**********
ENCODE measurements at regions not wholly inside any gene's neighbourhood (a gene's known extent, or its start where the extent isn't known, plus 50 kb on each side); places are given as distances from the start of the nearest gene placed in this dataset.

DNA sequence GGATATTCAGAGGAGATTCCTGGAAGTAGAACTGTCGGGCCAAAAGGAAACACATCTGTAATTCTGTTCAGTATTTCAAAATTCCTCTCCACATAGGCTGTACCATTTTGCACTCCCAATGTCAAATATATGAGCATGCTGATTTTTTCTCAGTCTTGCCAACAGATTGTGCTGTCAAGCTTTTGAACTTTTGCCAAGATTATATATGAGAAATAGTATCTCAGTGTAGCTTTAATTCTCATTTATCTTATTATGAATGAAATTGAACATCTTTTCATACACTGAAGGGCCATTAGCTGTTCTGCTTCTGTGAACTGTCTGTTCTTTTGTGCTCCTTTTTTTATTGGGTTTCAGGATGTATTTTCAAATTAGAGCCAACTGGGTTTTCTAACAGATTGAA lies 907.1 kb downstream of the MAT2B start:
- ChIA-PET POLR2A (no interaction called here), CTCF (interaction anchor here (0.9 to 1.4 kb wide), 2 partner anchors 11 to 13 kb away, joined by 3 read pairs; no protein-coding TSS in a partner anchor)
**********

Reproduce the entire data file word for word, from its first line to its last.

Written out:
ENCODE measurements at regions not wholly inside any gene's neighbourhood (a gene's known extent, or its start where the extent isn't known, plus 50 kb on each side); places are given as distances from the start of the nearest gene placed in this dataset.

DNA sequence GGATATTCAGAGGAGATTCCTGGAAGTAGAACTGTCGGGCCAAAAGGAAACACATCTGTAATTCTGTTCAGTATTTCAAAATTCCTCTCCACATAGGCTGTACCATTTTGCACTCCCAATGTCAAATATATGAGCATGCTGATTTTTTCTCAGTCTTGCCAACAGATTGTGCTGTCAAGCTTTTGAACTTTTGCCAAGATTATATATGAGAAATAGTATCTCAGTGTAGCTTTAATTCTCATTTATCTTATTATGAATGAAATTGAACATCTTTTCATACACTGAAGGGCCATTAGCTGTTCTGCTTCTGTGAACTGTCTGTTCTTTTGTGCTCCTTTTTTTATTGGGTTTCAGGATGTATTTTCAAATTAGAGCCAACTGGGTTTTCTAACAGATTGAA lies 907.1 kb downstream of the MAT2B start:
- ChIA-PET POLR2A (no interaction called here), CTCF (interaction anchor here (0.9 to 1.4 kb wide), 2 partner anchors 11 to 13 kb away, joined by 3 read pairs; no protein-coding TSS in a partner anchor)